“India can become the first country of its size which will run 100 per cent of electric vehicles. We are trying to make this programme self financing.
“We don’t need one rupee support from the government. We don’t need one rupee investment from th ..
Press Information Bureau
Government of India
Ministry of Heavy Industries & Public Enterprises
08-April-2015 20:12 IST
Anant Geete Launch’s the Scheme for Faster Adoption and Manufacturing of (Hybrid &) Electric Vehicles in India – Fame India
Say , It is a Dire Necessity to Find Alternate Sources of Energy for Transport Which are Eco-Friendly Yet Cost-Effective
Union Minister of Heavy Industries and Public Enterprises Shri Anant Geete today launched a scheme for Faster Adoption and Manufacturing of (Hybrid &) Electric Vehicles in India, better known as FAME India at an event held at the India Habitat Centre here in New Delhi for the stakeholders and the general public at large. The event was organized by The Department of Heavy Industry (DHI) of the Government of India, in association with the Society of Indian Automobile Manufacturers (SIAM). On this occasion Shri G.M.Siddheswara, Minister of State, Heavy Industries and Public Enterprises, Shri Rajan Katoch and Additional Secretary Heavy Industry, Shri Ambuj Sharma were also present.
Speaking on the occasion Shri Geete said in 2011, Union Cabinet approved the setting up of a National Mission on Electric Mobility (NMEM) under which two apex bodies were set up – National Council on Electric Mobility (NCEM) at the Ministerial level and the other – National Board on Electric Mobility (NBEM) at the Secretary level to formulate the road map for a new paradigm in road transportation centering around hybrid and electric vehicles. The Minister said Apart from the detailed field level study, including consumer survey conducted by a reputed global knowledge partner (M/s Booz & Co.) a number of meetings of NCEM and NBEM were held over the next 1 ½ years. Accordingly, Electric mobility was included as a prominent theme for DHI in the the 12th Plan Five Year Plan document under the caption “A Hiving competence in manufacturing of fuel efficient cars and electric vehicles including hybrid segment”. The 12th Five Year Plan also approved an outlay of ` 795 crore for the same.
Based on the road map prepared by the DHI, a National Electric Mobility Plan (NEMMP-2020) was released in January 2013 by the then Prime Minister. NEMMP 2020, drawing on various inputs received from all concerned stake holders including different Ministries, Planning Commission, Industry and Academia, laid down a aspirational target of 6-7 million hybrid and electric vehicles per year by 2020 provided commensurate incentives were extended by the Government for demand and supply creation, technology and R&D projects, creation of public charging infrastructure and pilot projects. The industry on its part is also expected to make substantial investments based on this long term vision plan.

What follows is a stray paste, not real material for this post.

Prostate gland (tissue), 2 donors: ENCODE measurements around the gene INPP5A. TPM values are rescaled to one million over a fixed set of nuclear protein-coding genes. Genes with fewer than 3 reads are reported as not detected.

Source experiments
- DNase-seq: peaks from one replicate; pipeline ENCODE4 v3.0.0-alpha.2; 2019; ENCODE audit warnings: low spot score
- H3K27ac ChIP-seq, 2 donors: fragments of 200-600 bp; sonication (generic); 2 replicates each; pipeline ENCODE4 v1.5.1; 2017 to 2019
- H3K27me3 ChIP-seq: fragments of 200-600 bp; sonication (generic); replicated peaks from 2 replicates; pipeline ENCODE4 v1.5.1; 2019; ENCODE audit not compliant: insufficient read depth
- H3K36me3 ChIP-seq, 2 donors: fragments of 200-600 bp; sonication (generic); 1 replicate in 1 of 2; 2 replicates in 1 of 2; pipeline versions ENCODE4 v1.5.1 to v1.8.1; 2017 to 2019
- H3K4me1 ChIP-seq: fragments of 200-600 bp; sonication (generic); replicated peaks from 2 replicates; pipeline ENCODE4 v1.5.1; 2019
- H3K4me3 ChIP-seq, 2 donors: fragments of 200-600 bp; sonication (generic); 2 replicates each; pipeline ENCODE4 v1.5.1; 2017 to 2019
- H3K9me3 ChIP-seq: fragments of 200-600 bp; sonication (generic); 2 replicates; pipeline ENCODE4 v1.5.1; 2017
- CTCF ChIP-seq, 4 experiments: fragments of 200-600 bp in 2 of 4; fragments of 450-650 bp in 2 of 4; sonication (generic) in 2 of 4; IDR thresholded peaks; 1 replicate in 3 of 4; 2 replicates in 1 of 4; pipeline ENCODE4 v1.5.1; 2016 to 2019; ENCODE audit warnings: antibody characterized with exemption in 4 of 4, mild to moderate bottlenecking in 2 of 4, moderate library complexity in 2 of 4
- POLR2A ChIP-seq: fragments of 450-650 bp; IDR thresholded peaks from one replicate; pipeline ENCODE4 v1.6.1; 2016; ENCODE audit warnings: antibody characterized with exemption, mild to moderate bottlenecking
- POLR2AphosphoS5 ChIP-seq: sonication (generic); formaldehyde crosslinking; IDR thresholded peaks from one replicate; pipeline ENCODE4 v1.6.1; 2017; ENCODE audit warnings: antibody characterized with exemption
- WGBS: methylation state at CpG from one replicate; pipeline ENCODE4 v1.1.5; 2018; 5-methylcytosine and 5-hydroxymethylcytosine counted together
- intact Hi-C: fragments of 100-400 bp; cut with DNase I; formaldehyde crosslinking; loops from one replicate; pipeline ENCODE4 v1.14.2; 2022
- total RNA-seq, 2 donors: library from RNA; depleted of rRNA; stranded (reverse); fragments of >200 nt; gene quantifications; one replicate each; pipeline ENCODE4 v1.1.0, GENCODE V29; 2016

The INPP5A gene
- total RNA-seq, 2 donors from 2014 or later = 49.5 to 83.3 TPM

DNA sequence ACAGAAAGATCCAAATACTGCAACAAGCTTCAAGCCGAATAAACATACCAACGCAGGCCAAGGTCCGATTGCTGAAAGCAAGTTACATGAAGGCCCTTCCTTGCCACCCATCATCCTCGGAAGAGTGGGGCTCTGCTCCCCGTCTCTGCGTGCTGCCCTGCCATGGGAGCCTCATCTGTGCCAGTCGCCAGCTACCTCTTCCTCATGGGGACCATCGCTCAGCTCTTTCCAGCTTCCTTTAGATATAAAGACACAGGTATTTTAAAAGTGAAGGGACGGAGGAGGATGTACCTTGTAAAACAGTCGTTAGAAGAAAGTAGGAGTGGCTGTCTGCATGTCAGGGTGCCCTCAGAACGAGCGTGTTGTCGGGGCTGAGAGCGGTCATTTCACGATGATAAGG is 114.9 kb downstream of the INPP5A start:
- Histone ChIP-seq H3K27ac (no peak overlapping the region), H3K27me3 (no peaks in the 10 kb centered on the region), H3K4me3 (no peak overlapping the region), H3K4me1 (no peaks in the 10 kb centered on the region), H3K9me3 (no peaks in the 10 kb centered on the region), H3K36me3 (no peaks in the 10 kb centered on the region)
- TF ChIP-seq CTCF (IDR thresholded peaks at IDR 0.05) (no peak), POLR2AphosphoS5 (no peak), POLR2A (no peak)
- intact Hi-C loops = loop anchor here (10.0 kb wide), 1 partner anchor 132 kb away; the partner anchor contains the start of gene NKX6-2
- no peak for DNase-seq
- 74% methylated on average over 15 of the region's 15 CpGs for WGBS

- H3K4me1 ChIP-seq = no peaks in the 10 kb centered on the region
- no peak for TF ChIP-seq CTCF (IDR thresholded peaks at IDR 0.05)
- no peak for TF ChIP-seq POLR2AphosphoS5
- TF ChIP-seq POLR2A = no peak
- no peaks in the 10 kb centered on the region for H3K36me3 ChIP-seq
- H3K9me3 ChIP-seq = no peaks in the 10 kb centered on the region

Shri Geete detailed Salient Features of FAME India scheme which are as under:
- Based on the NEMMP 2020 road map, a detailed scheme titled “FAME India” (Faster Adoption and Manufacture of Electric Vehicles in India) was drawn up by DHI and submitted for the approval of the Government. Based on the Ministry of Finance’s approval, FAME India scheme with an outlay of ` 795 crore under Plan Head has been launched for the initial two years – Phase I (2015-17).
He said The break-up details of the two year allocation of Rs. 795 core is as follows:
(Amount in Rupees)
|Components of the scheme||2015-16||2016-17|
(Including testing infrastructure)
|` 70 cr.||`. 120 cr.|
|Demand Incentives||`. 155 cr.||` 340 cr.|
|Charging Infrastructure||`. 10 cr.||`. 20 cr.|
|Pilot Projects||` 20 cr.||`. 50 cr.|
|IEC/Operations||`5 cr.||` 5 cr.|
|Total (Rs.)||`. 260 cr.||`. 535 cr.|
|Grand Total (Rs.)||`. 795 cr.|
Under the Budget 2015-16, an initial amount of ` 75 crore has been approved. It is expected that based on the successful implementation of the scheme and utilization of funds so far ear-marked, further funds would be released for the purpose, the minister added.
On coverage the minister said this scheme would be covered throughout the country with the following four areas:
- Cities under “Smart Cities” initiatives.
- Major metro agglomerations – Delhi NCR, Greater Mumbai, Kolkatta, Chennai, Bengaluri, Hyderabad, Ahmedabad.
- All State and other Urban Agglomerations/Cities with 1 million+population (as per 2011 census)
- Cities of the North Eastern States
- It will cover all vehicle segments i.e. two, three and four wheelers, cars, LCVs, Buses etc and all forms of hybrid (Mild/Strong/Plug-in) and pure electric vehicles.
- The demand incentive will be availed by buyers upfront at the point of purchase and the same shall be got reimbursed by the manufacturers from DHI, on a monthly basis. The broad range of demand incentive available for different categories of vehicles is as follows:
(Incentive in Rupees)
|Vehicle Segment||Minimum incentive `||Maximum incentive `|
|2 wheeler scooter||1800||22,000|
|3 wheeler Autorikshaw||3300||61,000|
|4 wheeler cars||11,000||1,38,000|
|Retro Fitment Category||15 % or ` 30,000 if reduction
in fuel consumption is 10-30%
|30 % of Kit price or
` or ` 90,000 if reduction in fuel consumption is more than 30 %
On Technology Platform the Minister said one of the prime focus area under the scheme is to develop indigenous technology and R&D capability to develop and manufacture the entire range of electric components and sub-systems necessary for hybrid and electric vehicles.
He said the Technology Advisory Group on Electric Mobility (TAG-EM) under the Co-chairmanship of Shri Ambuj Sharma, Additional Secretary, DHI and Prof. Jhunjhunwala of IIT Madras with senior members from the DST, Industry and Academia has been set up which is steering various initiatives in this field.